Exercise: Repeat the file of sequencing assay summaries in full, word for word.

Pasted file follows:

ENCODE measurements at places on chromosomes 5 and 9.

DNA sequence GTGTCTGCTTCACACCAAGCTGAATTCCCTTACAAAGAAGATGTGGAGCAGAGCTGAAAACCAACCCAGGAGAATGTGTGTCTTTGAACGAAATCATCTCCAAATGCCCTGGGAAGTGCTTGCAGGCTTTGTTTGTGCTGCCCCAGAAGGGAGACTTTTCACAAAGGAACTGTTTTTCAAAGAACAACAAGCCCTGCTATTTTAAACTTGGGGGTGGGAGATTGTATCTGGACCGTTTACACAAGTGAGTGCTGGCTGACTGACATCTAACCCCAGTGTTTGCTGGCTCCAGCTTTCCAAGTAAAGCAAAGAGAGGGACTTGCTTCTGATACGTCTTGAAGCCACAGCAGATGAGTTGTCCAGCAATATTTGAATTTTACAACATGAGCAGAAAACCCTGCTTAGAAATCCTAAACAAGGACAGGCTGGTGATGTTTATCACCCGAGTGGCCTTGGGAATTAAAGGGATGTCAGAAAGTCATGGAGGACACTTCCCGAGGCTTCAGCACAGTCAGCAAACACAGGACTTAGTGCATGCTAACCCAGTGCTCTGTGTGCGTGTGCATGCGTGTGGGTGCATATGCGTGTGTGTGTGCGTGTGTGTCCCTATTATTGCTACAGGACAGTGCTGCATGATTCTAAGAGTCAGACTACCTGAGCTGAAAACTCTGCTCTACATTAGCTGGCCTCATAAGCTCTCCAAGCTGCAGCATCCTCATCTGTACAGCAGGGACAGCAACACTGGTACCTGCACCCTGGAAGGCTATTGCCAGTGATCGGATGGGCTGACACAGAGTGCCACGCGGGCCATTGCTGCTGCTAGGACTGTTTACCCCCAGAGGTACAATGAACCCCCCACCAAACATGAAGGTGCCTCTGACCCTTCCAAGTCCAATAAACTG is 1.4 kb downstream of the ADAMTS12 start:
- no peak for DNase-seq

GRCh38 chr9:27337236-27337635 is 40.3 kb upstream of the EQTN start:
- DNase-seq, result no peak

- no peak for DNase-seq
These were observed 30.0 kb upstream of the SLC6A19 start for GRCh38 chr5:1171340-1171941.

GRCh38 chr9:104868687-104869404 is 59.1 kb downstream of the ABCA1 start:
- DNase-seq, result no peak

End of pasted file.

ENCODE measurements at places on chromosomes 5 and 9.

DNA sequence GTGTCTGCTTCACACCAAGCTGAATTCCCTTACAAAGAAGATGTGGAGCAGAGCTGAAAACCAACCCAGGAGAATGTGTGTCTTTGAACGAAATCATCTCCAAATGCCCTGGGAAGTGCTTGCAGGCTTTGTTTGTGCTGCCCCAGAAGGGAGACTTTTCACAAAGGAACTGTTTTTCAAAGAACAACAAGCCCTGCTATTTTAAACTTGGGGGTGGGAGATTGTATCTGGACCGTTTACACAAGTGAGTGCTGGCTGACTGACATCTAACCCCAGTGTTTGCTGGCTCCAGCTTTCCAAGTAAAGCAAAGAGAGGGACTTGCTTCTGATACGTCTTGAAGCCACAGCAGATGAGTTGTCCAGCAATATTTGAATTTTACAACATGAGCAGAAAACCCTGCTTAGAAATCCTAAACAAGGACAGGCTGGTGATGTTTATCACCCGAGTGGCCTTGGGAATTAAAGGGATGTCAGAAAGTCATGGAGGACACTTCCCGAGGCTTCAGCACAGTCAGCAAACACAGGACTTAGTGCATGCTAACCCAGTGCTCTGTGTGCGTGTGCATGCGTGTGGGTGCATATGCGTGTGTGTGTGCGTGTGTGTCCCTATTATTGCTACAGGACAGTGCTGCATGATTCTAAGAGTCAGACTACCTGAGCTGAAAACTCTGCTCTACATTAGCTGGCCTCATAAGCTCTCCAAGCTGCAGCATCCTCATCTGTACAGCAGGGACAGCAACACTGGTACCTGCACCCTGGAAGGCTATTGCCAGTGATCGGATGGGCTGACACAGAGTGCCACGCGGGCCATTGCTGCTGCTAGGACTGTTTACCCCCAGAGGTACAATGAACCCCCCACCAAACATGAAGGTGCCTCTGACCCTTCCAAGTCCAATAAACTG is 1.4 kb downstream of the ADAMTS12 start:
- no peak for DNase-seq

GRCh38 chr9:27337236-27337635 is 40.3 kb upstream of the EQTN start:
- DNase-seq, result no peak

- no peak for DNase-seq
These were observed 30.0 kb upstream of the SLC6A19 start for GRCh38 chr5:1171340-1171941.

GRCh38 chr9:104868687-104869404 is 59.1 kb downstream of the ABCA1 start:
- DNase-seq, result no peak